The Big Blue kayak expedition to the eastern side of the Caicos Islands at the end of November was a huge success. Despite some logistical hurdles, the 3-day trip ran smoothly, and an incredible amount of wildlife was recorded. Our customized ecotour adventures are some of our expert guides’ favorite trips to plan and execute with guests who are looking for unique, once-in-a-lifetime experiences off the beaten path. On this expedition, perhaps of greatest interest was the varied nature of the terrain and the long, circular route that was established, including a short portage.
Big Blue’s high-performance Valley Sea Kayaks were shipped to South Caicos in advance of the expedition. Transport by air for the team members was provided by TCI helicopters and offered the opportunity to survey the dense network of mangroves, cays, and tidal channels from above. This research proved to be immensely valuable, although potential routes seen from the air can be much harder to determine from kayak level on the water. Tides also play a major role in determining what and where you can access. The tidal range is not huge, 50cm or so on spring tides, but timing it correctly is essential.
Our first day explored the small cays to the north of South Caicos and paddlers interchanged between the rougher ocean side and the sheltered leeward sides. The islands, barely solidified sand dunes, are covered in coastal plants including various palms, cacti, sea grapes, and casuarinas which give way to vast colonies of red and black mangroves on the water’s edge. The ends of these cays offer some surprisingly spectacular cliffs, sweeping turquoise channels, and gorgeous sheltered beaches; perfect locations to stretch cramped legs, cool off with a swim, and enjoy a well-earned picnic lunch. Almost every Cay seemed to be home to a different osprey family and associated nest.
An Abundance of Wildlife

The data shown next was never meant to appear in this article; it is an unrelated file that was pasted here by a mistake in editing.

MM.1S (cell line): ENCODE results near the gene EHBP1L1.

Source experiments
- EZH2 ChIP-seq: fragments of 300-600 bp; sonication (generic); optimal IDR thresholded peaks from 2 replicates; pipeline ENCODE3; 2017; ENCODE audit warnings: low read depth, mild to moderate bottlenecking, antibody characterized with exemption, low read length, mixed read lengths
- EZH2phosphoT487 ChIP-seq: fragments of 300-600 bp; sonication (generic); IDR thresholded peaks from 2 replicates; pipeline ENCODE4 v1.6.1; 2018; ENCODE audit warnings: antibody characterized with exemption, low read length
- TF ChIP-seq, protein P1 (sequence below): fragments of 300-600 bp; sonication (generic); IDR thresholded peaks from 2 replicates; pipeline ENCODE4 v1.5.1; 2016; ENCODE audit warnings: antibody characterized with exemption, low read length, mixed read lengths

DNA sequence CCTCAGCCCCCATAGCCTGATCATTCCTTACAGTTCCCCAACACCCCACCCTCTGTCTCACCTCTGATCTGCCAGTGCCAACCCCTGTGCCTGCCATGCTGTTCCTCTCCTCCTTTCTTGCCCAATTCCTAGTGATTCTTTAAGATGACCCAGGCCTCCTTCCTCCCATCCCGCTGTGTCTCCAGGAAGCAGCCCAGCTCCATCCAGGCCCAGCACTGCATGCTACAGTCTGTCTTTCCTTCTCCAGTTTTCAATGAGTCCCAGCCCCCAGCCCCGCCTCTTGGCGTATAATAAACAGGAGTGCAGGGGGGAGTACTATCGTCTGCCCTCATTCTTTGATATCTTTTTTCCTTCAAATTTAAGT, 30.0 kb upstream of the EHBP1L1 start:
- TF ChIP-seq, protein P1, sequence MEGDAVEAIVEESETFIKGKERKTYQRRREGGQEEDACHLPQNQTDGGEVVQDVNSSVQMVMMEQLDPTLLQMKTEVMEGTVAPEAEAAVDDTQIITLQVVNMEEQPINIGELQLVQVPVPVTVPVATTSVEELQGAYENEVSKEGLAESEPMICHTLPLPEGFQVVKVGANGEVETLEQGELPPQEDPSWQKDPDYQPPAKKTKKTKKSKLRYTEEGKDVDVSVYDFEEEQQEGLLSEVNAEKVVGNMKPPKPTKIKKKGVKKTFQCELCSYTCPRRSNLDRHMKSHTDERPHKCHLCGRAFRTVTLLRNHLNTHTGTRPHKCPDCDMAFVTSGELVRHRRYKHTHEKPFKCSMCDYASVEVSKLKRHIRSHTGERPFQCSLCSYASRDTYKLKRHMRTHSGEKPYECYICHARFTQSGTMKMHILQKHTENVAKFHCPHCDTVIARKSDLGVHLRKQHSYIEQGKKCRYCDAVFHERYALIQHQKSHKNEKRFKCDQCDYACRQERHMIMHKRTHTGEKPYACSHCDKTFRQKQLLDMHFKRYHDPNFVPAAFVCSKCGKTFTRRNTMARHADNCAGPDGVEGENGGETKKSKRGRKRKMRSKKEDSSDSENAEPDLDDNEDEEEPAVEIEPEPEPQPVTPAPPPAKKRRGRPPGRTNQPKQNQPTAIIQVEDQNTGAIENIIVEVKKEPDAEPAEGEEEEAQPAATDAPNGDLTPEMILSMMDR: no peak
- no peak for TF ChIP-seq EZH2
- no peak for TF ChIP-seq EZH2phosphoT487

The majority of the expedition was spent exploring the mangrove channels and interconnecting waterways. The bird population: herons, egrets, sandpipers, kingfishers, and flamingos, was very healthy. Underwater, fish biodiversity consisted of large schools of mojarra, baby barracuda, and bonefish. An occasional juvenile lemon or nurse shark and turtle were also spotted, some of TCI’s most well-known marine life. The most noticeable aspect of the trip was the solitude and total wilderness. There was no one around, there was no development, and the wildlife was unused to seeing people.
At the end of each day, kayaks were left on the nearest beach and a motorboat transported the guests back to South Caicos for the night. Accommodation and memorable seafood were enjoyed overlooking the Harbour at Cox’s Hotel.
Using a GPS and photographs taken from the air, a circular route through the mangroves and out to the coast on the southern tip of East Caicos was established. Another longer route via Hog Cay has been tentatively identified and partly explored. It will have to be completed on another expedition. Big Blue offers customized small-group exploratory kayak expeditions throughout the Caicos Islands.
Please contact Mark for more information and prices.